In order to be able to lead both forces, a DSC must be nominated by the governor and appointed by the Secretary of Defense.
The U.S. Northern Command began training leaders in the National Guard last year to command both Title 32 and Title 10 forces so they can call on each other’s capabilities to swiftly send relief to where it’s needed most.
Dual Status Commanders have been implemented before, typically for planned events such as international summits of domestic and foreign leaders and diplomats. However, this year’s Hurricane Irene was the first time a DSC was appointed during an actual natural disaster.
“The model and the training we’re conducting in this exercise have really brought forth attention to how this [plan] can successfully work,” said Spano. “Basically we’re creating a model that not only will be good for the entire National Guard, but will also be very beneficial for U.S. Northern Command.”
A DSC must receive specialized training at U.S. Northern Command headquarters at Peterson Air Force Base, Colorado Springs, Colo. In addition, a DSC must be granted federal authority governing the use of armed forces on U.S. soil.
During Exercise United Response 2011, the stage was set to build the DSC structure from the ground up and follow it to a strong foundation of a proper military response, support and recovery after a major disaster. With major highways, railway operations and utilities across Southern California affected, the mock quake called for the notional activation of the entire 22,000 California National Guard force and mobilization of approximately 8,000 California National Guard Soldiers and Airmen to the affected area and an additional 10,000 civilian emergency-response personnel from within California and other states.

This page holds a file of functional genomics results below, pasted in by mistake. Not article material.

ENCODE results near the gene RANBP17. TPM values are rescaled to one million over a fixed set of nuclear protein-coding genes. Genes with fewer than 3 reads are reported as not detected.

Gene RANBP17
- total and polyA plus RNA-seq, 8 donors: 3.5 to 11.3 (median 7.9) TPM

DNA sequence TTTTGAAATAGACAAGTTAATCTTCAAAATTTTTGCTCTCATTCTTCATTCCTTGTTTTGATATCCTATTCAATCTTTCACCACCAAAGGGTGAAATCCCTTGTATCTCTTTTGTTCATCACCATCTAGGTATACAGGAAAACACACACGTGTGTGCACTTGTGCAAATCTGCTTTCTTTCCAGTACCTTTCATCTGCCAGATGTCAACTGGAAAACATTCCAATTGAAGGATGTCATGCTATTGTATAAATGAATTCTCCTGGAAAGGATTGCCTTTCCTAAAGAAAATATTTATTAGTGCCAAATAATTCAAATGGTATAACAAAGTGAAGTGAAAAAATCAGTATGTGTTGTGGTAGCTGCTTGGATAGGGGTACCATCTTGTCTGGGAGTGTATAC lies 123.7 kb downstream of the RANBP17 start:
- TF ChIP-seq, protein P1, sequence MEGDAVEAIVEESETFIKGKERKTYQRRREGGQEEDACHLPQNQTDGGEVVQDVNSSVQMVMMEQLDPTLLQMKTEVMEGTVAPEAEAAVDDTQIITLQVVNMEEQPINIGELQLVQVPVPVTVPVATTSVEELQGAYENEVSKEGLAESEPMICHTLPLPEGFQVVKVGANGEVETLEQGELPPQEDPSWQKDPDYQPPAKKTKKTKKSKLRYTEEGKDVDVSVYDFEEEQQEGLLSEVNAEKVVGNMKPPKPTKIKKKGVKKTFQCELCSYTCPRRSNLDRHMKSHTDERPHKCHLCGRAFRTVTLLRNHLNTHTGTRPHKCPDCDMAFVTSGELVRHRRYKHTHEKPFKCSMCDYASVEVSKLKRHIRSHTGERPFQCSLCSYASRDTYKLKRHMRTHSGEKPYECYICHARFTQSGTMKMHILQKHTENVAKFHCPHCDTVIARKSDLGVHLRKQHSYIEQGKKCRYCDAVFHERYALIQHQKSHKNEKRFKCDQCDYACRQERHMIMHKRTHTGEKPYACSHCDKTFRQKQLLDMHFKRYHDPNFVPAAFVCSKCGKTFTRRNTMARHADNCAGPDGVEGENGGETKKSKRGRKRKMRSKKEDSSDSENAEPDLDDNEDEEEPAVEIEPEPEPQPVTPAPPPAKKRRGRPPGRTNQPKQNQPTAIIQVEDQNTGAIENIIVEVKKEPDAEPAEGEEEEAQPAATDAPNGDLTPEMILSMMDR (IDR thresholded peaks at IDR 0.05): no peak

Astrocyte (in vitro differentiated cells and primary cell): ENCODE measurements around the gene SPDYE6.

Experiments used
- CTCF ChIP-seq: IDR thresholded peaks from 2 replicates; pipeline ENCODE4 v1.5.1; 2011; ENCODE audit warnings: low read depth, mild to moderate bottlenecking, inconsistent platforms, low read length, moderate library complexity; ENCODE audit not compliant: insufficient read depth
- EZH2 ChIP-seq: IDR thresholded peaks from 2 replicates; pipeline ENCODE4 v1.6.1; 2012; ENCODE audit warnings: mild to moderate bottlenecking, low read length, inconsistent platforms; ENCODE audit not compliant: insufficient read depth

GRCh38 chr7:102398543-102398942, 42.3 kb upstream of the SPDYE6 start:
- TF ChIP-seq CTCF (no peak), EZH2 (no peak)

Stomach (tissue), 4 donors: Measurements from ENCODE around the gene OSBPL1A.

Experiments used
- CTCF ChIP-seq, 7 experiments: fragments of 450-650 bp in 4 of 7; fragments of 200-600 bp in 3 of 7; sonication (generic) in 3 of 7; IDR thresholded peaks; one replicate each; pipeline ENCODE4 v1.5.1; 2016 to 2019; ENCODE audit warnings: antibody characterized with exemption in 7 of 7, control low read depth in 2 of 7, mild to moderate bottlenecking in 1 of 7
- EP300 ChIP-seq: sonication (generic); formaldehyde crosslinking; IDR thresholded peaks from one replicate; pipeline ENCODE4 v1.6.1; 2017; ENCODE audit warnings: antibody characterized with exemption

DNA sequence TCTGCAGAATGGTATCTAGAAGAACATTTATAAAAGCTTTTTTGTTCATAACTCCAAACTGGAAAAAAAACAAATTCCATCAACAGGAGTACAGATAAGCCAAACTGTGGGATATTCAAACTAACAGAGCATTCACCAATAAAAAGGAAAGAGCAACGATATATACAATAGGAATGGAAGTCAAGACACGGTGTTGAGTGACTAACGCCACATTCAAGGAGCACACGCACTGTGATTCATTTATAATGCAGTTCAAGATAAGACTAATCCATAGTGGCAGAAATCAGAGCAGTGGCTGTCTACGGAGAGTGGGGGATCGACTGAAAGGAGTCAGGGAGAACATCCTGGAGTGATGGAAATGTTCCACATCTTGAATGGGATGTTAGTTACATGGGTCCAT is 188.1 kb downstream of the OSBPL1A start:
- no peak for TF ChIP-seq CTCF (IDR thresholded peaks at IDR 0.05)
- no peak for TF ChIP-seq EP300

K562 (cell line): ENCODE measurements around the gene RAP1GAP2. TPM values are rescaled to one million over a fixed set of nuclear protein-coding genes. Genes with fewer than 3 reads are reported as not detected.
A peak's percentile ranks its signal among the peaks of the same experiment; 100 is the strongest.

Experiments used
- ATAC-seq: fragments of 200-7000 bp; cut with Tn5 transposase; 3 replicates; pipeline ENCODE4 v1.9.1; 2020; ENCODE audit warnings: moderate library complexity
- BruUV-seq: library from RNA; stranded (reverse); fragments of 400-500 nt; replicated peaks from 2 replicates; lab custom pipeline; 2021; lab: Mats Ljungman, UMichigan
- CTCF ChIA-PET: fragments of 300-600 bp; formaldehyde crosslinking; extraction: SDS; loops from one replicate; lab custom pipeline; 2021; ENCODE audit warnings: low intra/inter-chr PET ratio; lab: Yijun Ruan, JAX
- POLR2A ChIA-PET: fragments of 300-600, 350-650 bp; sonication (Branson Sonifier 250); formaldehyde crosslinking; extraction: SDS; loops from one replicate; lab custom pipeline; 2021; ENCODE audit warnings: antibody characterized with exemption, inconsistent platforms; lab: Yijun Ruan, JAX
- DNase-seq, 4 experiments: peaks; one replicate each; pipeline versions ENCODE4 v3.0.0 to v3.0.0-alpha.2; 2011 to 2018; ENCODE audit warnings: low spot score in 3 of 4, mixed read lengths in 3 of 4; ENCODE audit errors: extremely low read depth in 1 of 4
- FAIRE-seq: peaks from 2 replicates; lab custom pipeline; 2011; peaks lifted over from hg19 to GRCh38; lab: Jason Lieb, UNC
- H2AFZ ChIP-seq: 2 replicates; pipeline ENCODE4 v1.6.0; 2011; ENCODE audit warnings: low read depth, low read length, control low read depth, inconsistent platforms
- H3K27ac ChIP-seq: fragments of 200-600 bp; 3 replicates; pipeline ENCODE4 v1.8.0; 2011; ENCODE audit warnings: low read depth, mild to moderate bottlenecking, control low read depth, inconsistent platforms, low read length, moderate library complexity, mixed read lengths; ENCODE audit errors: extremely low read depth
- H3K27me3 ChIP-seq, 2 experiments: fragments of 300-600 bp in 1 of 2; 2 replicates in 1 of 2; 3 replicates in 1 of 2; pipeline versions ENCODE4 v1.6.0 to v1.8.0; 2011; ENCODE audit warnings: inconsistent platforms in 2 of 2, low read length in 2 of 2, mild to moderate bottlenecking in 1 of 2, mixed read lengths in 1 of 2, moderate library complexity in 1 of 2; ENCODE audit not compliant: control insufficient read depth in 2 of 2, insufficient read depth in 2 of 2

The initial response to a civil emergency had the California National Guard and civilian responders working together to save lives. At the same time, basic human needs for water and food created shortages, leading to civil disturbance and forces having to secure the L.A. region, said Spano.
To add to the realism agencies actually involved in the training included U.S. Northern Command, California Department of Water Resources and the California Emergency Management Agency.